Sunlight blankets the dense forest surrounding a log cabin. A girl, perhaps 10 years old, sits quietly on the grass, collecting grasshoppers and depositing them into a large Mason jar.
Suddenly, a gargantuan man, arms covered in tattoos, emerges from the trees and approaches the girl. He speaks to her with a soft, friendly cadence that belies his hulking frame — at times, his voice wavers, almost to the point of breaking. He continually glances over his massive shoulder, as if expecting some unseen evil to crawl from the bushes.
So begins “Knock at the Cabin,” a film that, despite some well-directed moments, never again fully achieves the eerie beauty of that mesmerizing opening scene.
“Knock at the Cabin” marks writer and director M. Night Shyamalan’s first film since his polarizing 2021 thriller, “Old.” Based on the 2018 novel “The Cabin at the End of the World” by Paul G. Tremblay, the film centers around parents Eric and Andrew (Jonathan Groff and Ben Aldridge, respectively), who find themselves beset by four armed strangers while vacationing at a remote lakeside cabin with their young daughter (Kristen Cui).
The weapon-wielding group — led by the towering yet soft-spoken Leonard (Dave Bautista) — takes the trio hostage and claims that the family must voluntarily sacrifice one of the three of them to prevent a global apocalypse.
Shyamalan’s influence simultaneously serves as the film’s greatest strength and its Achilles’ heel.
On one hand, Shyamalan’s direction elevates every scene — unique camera angles and long tracking shots ratchet up the tension, giving every moment a grandiose, ominous feeling despite the story’s restricted physical setting. On the other hand, anyone who has watched “The Sixth Sense,” “Signs” or even “Old” will expect a markedly different — and perhaps more entertaining — experience from a Shyamalan film than what “Knock at the Cabin” has to offer.
Shyamalan’s movies are known for one recurring narrative characteristic: a mind-bending twist. And yet, “Knock at the Cabin” may feature his most unexpected twist ever — no twist at all.
In spite of the multitude of places in the story in which Shyamalan could have inserted a thrilling surprise, no shocking revelation ever comes to light. The enigmatic director instead moves through the film’s story in an inexplicably straightforward manner, resulting in a disappointingly predictable narrative arc.
Because of this formulaic story, the burden falls upon the characters — and the actors who bring them to life — to retain the audience’s attention for the film’s 100-minute running time. Unfortunately, not all were up to the task.
Most of the assembled actors deliver over-the-top performances replete with gasping and needlessly frantic line deliveries. The actors sometimes spoke their lines with such overly emphatic goofiness that I felt the urge to laugh, despite the dark story. Cheesy, on-the-nose dialogue also inched the film closer to laughability with every passing second.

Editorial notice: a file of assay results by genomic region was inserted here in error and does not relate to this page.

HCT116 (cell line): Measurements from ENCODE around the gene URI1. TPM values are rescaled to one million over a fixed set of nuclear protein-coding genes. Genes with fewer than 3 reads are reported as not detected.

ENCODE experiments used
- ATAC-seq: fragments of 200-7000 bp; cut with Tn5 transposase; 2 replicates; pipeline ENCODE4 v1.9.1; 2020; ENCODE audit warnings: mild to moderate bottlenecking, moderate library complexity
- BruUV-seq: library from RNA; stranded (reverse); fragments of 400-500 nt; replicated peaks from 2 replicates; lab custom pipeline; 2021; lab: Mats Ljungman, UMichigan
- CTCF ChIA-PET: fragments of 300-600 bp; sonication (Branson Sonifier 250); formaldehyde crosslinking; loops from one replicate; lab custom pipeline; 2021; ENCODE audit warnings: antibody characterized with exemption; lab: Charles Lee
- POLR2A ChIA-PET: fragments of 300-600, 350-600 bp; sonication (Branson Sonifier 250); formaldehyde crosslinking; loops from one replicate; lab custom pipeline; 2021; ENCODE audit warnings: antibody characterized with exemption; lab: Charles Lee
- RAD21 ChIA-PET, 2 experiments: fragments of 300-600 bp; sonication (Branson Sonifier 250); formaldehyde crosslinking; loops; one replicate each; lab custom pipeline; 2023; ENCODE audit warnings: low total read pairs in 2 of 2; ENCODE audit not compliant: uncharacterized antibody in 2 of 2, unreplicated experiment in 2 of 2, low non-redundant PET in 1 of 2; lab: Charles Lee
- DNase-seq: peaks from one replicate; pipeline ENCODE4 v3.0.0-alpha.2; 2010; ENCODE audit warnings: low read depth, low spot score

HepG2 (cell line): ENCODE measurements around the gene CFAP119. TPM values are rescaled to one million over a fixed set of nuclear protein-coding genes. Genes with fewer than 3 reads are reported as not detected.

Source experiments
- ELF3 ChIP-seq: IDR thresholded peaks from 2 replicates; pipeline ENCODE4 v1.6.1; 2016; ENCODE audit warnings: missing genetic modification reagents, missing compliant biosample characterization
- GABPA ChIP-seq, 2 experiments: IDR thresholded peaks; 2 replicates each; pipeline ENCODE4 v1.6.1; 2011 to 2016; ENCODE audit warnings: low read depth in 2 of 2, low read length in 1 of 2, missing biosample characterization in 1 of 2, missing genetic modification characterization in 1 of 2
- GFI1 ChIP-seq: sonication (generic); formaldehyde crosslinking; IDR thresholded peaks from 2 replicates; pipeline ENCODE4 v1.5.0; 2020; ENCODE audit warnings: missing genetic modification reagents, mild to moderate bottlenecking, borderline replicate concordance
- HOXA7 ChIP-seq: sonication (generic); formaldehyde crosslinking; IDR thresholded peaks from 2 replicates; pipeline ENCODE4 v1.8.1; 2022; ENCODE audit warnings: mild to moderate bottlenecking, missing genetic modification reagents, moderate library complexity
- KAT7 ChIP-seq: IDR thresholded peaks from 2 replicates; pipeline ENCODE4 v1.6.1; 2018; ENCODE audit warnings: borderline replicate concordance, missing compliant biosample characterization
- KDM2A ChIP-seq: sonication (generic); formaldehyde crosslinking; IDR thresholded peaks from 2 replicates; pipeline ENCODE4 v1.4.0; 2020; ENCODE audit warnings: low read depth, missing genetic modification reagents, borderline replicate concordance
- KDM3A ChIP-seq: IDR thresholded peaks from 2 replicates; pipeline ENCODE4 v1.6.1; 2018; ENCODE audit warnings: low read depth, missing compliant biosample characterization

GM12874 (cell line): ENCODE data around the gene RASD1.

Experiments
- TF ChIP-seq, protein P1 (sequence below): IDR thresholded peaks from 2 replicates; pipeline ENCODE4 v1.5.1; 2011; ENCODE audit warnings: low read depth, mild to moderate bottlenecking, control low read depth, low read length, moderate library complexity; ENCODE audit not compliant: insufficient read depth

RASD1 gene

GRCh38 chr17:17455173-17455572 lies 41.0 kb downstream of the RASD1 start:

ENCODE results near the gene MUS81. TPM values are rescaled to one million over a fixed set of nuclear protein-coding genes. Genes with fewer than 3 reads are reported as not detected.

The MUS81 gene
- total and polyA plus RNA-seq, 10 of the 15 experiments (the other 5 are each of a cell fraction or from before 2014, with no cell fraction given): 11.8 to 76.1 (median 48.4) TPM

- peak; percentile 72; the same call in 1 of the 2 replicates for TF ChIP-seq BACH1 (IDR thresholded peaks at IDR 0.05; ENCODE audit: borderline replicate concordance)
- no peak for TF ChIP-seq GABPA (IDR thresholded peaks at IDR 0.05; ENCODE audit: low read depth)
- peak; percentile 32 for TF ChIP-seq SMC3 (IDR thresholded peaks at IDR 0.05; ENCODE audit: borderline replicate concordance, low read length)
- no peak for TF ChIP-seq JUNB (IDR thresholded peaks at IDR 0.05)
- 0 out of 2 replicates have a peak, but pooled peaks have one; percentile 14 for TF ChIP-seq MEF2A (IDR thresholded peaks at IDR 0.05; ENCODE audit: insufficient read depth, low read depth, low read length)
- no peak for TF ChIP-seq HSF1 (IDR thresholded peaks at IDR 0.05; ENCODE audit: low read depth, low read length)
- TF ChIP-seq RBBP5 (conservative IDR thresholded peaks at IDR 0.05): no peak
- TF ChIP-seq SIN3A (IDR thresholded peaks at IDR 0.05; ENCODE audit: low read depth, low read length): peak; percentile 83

Luckily, Shyamalan’s film has a secret weapon: Dave Bautista. With his career-defining stint as Marvel’s clamorous, joke-spewing Drax the Destroyer coming to a close, Bautista proves himself to be an accomplished dramatic actor with his subtle performance as Leonard.
Unlike his fellow actors, Bautista understood how to infuse his performance with a believable sense of dread without ever raising his voice or wildly gesticulating. The gentle tone and subtle movements Bautista exhibits not only help ground the occasionally outlandish plot but also perfectly reflect his character’s occupation as a second-grade teacher.
The writing of Bautista’s character is also unexpectedly nuanced. When Leonard runs to a sink and retches following a gruesome moment, the audience understands that the initially intimidating home invader is, in truth, an everyday person who feels unnaturally compelled to perform horrible acts.
The writing also succeeds in its display of the enduring love between Eric and Andrew. The usage of well-placed flashbacks that depict the couple’s struggles against homophobia and their unyielding care for one another and their adopted daughter gave the film’s final act an unexpected emotional punch.
It is a shame, therefore, that the final act’s attempts to tug at viewers’ heartstrings are undermined by an anticlimactic epilogue overflowing with misplaced optimism. Shyamalan’s choice to deviate from the novel’s more ambiguous conclusion significantly weakens the power of the story, undermining its immersive darkness with an overly convenient and bizarrely sunny resolution.
Ultimately, in spite of strong direction, some tense scenes and a captivating performance by Bautista, “Knock at the Cabin” fails to reach the heights to which it aspires. An unfortunate waste of narrative potential, the film is sadly doomed to adorn the mile-high pile of mildly intriguing thrillers that comprise Shyamalan’s career.
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